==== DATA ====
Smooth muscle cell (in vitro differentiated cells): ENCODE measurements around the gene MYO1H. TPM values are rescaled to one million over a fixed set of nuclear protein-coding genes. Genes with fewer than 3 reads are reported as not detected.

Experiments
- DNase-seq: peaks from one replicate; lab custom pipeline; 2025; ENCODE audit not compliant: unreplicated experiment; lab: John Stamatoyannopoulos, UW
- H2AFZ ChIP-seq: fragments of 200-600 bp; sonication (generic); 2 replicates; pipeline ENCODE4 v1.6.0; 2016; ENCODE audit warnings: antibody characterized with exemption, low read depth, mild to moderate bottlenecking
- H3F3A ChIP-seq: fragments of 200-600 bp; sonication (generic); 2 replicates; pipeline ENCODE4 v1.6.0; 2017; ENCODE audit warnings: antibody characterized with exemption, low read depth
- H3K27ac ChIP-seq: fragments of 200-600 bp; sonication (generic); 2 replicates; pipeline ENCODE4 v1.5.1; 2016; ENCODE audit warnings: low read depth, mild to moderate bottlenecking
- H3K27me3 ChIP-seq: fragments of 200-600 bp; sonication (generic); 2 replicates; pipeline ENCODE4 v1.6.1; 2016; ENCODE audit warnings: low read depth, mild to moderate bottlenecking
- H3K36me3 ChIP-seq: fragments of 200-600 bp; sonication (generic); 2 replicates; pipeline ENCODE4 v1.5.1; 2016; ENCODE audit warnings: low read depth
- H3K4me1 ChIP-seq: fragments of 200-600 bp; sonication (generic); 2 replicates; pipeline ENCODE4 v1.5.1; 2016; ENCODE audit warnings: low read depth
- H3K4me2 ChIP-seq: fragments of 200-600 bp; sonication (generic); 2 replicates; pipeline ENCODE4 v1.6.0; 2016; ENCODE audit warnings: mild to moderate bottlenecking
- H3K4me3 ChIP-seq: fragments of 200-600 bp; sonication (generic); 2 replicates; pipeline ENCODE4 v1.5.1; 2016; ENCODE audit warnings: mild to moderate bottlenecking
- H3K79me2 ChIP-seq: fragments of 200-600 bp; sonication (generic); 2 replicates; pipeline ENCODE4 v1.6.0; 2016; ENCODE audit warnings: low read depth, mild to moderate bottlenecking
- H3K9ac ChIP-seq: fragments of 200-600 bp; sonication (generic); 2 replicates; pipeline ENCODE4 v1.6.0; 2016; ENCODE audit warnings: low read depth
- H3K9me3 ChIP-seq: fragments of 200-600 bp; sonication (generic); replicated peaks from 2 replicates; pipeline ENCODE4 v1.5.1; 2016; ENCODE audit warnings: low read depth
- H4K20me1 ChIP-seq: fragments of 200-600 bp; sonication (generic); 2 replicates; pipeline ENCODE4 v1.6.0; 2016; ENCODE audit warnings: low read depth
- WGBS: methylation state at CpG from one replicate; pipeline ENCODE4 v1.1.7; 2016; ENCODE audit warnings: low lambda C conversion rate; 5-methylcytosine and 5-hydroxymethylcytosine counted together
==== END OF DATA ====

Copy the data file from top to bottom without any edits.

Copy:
Smooth muscle cell (in vitro differentiated cells): ENCODE measurements around the gene MYO1H. TPM values are rescaled to one million over a fixed set of nuclear protein-coding genes. Genes with fewer than 3 reads are reported as not detected.

Experiments
- DNase-seq: peaks from one replicate; lab custom pipeline; 2025; ENCODE audit not compliant: unreplicated experiment; lab: John Stamatoyannopoulos, UW
- H2AFZ ChIP-seq: fragments of 200-600 bp; sonication (generic); 2 replicates; pipeline ENCODE4 v1.6.0; 2016; ENCODE audit warnings: antibody characterized with exemption, low read depth, mild to moderate bottlenecking
- H3F3A ChIP-seq: fragments of 200-600 bp; sonication (generic); 2 replicates; pipeline ENCODE4 v1.6.0; 2017; ENCODE audit warnings: antibody characterized with exemption, low read depth
- H3K27ac ChIP-seq: fragments of 200-600 bp; sonication (generic); 2 replicates; pipeline ENCODE4 v1.5.1; 2016; ENCODE audit warnings: low read depth, mild to moderate bottlenecking
- H3K27me3 ChIP-seq: fragments of 200-600 bp; sonication (generic); 2 replicates; pipeline ENCODE4 v1.6.1; 2016; ENCODE audit warnings: low read depth, mild to moderate bottlenecking
- H3K36me3 ChIP-seq: fragments of 200-600 bp; sonication (generic); 2 replicates; pipeline ENCODE4 v1.5.1; 2016; ENCODE audit warnings: low read depth
- H3K4me1 ChIP-seq: fragments of 200-600 bp; sonication (generic); 2 replicates; pipeline ENCODE4 v1.5.1; 2016; ENCODE audit warnings: low read depth
- H3K4me2 ChIP-seq: fragments of 200-600 bp; sonication (generic); 2 replicates; pipeline ENCODE4 v1.6.0; 2016; ENCODE audit warnings: mild to moderate bottlenecking
- H3K4me3 ChIP-seq: fragments of 200-600 bp; sonication (generic); 2 replicates; pipeline ENCODE4 v1.5.1; 2016; ENCODE audit warnings: mild to moderate bottlenecking
- H3K79me2 ChIP-seq: fragments of 200-600 bp; sonication (generic); 2 replicates; pipeline ENCODE4 v1.6.0; 2016; ENCODE audit warnings: low read depth, mild to moderate bottlenecking
- H3K9ac ChIP-seq: fragments of 200-600 bp; sonication (generic); 2 replicates; pipeline ENCODE4 v1.6.0; 2016; ENCODE audit warnings: low read depth
- H3K9me3 ChIP-seq: fragments of 200-600 bp; sonication (generic); replicated peaks from 2 replicates; pipeline ENCODE4 v1.5.1; 2016; ENCODE audit warnings: low read depth
- H4K20me1 ChIP-seq: fragments of 200-600 bp; sonication (generic); 2 replicates; pipeline ENCODE4 v1.6.0; 2016; ENCODE audit warnings: low read depth
- WGBS: methylation state at CpG from one replicate; pipeline ENCODE4 v1.1.7; 2016; ENCODE audit warnings: low lambda C conversion rate; 5-methylcytosine and 5-hydroxymethylcytosine counted together